Of oaths, vows, and pledges | Inquirer Opinion
Human Face

Of oaths, vows, and pledges

Countless newly elected officials of this benighted republic are taking their oaths before their personal choices of magistrates, government biggies, and whatnot. Of course, we do not always know the reasons for their choices, but one thing we often see in the photographs is the Holy Bible (or the Holy Quran, perhaps) on which the oath-taker’s left hand rests while the right is raised.


A photograph of outgoing Davao City mayor and Vice President-elect Sara Duterte, who took her oath on June 19 (a surprising 10 days ahead of the presumptive President-elect Ferdinand Marcos Jr.’s oath-taking on June 30), showed her left hand on what looked like a gold-edged Bible that her mother was holding. I could not tell the Bible version but it looked brand new. If I were the one, I’d much rather choose a dog-eared Bible, perhaps preloved, preowned, its pages crawling with highlights and markings and with traces of DNA.

Another kind of oath-taking will be taking place on June 30, this one led by victims-survivors of the Marcos dictatorship (1972-1986). “Panunumpa Para Sa Bayan” (oath taking for the nation), it is called, “oath-taking to guard against tyranny, falsehoods and the trampling of people’s rights and freedoms” as the invitation says.


I did sit in on the discussions and how “panunumpa” was the word chosen instead of the stronger double entendre “pagsusumpa,” The two words derive from the Filipino word sumpa, which means a solemn promise or vow but which also means a curse or swear/cuss word. With loathing one could say, “What you did is kasumpa-sumpa!” (curse-worthy). Or “Isinusumpa kita!” (I curse you!). But then, two people in love make a sumpaan before the altar of God or in the moonlight. The Filipino kundimans are dripping with the sumpaan hanggang libingan theme that brings to mind star-crossed lovers and lovelorn Maria Claras of yesteryears.

The discussions sometimes turned hilarious, despite the planned event’s seriousness. Panata (pledge) was deemed not strong enough, and pangako (promise) was never in the discussion.

The words “oath,” “vows,” and “pledge” crowd my mind with images of broken pieces; how public officials who had sworn to be servants of the people ended up serving their own interests instead. One could make one’s oath of office on hallowed grounds with hand on the Bible and still end up serving mammon instead.

Eminent historian Ambeth Ocampo on the opposite page reminded me that two Philippine presidents—Gen. Emilio Aguinaldo and Joseph “Erap” Estrada—pronounced their oaths at the historic Barasoain Church in Malolos. How could one not think of them as making sacred vows as well? Both presidents, alas and alack, did not finish their terms, with the latter convicted for plunder and sentenced to reclusion perpetua until…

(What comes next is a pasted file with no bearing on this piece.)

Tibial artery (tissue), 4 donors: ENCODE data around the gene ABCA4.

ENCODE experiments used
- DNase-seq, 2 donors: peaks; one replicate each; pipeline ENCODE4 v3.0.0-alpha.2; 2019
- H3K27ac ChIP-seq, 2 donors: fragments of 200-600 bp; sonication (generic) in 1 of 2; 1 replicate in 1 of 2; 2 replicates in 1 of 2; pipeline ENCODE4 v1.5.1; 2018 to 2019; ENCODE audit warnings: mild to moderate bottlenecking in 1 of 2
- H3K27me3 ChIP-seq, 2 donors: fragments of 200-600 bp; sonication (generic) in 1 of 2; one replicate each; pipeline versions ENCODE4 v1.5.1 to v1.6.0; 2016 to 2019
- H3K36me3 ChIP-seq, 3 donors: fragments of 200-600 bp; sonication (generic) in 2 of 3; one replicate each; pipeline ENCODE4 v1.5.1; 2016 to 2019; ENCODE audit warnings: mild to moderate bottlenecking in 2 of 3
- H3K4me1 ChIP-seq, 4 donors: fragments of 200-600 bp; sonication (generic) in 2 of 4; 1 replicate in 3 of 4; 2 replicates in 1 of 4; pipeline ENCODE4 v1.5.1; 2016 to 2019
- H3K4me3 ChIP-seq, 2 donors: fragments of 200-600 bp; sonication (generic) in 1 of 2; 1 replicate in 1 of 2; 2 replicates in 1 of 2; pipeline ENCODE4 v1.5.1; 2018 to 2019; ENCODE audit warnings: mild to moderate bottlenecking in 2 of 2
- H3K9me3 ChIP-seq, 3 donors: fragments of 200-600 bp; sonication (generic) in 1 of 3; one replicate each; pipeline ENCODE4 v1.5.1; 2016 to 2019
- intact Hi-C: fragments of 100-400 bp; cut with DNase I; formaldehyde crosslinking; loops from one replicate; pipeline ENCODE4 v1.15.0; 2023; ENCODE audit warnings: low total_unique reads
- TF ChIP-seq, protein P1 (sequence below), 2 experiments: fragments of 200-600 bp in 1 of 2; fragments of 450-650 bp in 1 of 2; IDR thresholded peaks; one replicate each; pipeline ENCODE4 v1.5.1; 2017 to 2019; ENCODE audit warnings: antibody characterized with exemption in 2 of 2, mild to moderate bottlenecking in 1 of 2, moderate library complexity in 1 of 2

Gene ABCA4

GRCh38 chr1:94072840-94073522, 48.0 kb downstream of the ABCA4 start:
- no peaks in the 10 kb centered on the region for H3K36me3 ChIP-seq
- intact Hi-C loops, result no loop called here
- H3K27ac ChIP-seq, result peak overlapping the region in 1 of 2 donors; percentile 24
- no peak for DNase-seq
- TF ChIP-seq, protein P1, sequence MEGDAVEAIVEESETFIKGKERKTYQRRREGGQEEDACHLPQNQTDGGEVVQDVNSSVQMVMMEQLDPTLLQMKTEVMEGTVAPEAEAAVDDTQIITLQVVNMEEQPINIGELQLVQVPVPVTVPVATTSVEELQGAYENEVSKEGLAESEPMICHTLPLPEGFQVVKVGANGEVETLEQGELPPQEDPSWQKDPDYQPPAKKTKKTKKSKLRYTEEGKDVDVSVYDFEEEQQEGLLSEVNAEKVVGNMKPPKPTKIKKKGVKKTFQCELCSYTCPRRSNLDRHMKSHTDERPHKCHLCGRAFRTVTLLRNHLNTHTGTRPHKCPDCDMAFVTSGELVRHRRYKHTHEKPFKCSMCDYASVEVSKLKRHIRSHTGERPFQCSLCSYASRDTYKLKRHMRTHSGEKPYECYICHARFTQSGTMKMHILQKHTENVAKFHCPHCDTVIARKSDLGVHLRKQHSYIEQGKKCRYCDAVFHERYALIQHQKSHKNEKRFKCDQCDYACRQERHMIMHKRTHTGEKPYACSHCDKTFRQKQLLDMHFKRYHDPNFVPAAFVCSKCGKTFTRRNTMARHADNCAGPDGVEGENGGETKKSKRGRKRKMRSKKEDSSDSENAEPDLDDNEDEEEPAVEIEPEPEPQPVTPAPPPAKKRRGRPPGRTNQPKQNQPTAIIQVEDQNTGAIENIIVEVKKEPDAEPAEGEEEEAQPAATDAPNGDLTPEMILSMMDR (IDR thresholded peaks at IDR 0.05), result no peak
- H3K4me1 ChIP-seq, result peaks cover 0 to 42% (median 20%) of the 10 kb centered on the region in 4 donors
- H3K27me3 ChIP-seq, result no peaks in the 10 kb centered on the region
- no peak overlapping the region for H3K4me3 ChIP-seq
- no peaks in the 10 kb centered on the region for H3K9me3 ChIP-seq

The word “oath” has a legal ring to it, while a vow conjures up the sacred and divine.

Speaking of vows, last Sunday, I watched a live-streamed profession of vows—one temporary, the other final—of two missionary religious sisters who belong to a monastic order known for its observance of liturgical practices that inspire awe and reverence. The raising of both hands as in surrender, the prostrating on the floor symbolizing the total giving of self—how I wish our elected officials would do the same to dramatize their intent to serve truly. Alas, to paraphrase a common saying, the one hand that goes up and the other that is on the holy book during oath-taking would later no longer know what they are doing separately. One on the take, the other goes into the pocket.

I remember the eminent historian chanting “Suscipe me, Domine” at the altar when he made his temporary vows as a monastic years ago. Then, with both hands on his chest to implore God’s help, “… et non confundas me in ab expectatione mea.” Would that the elected do the same.


Every day, in good weather, local officials and their underlings are present at flag-raising and the singing of the national anthem, and if time permits, they, like school children, make the pledge (panata) of allegiance to the flag and the motherland. The rest of the day could be twilight zone where deals and exchanges are made, when “pastillas” are offered and received. But pledge or no pledge, there are countless upright public servants worth emulating.

Many Filipinos make personal panatas (in various degrees as vows, pledges, promises) to God and their favorite saints while seeking favors and solutions to their earthly problems. If only our government officials were as staunch in living out their own.


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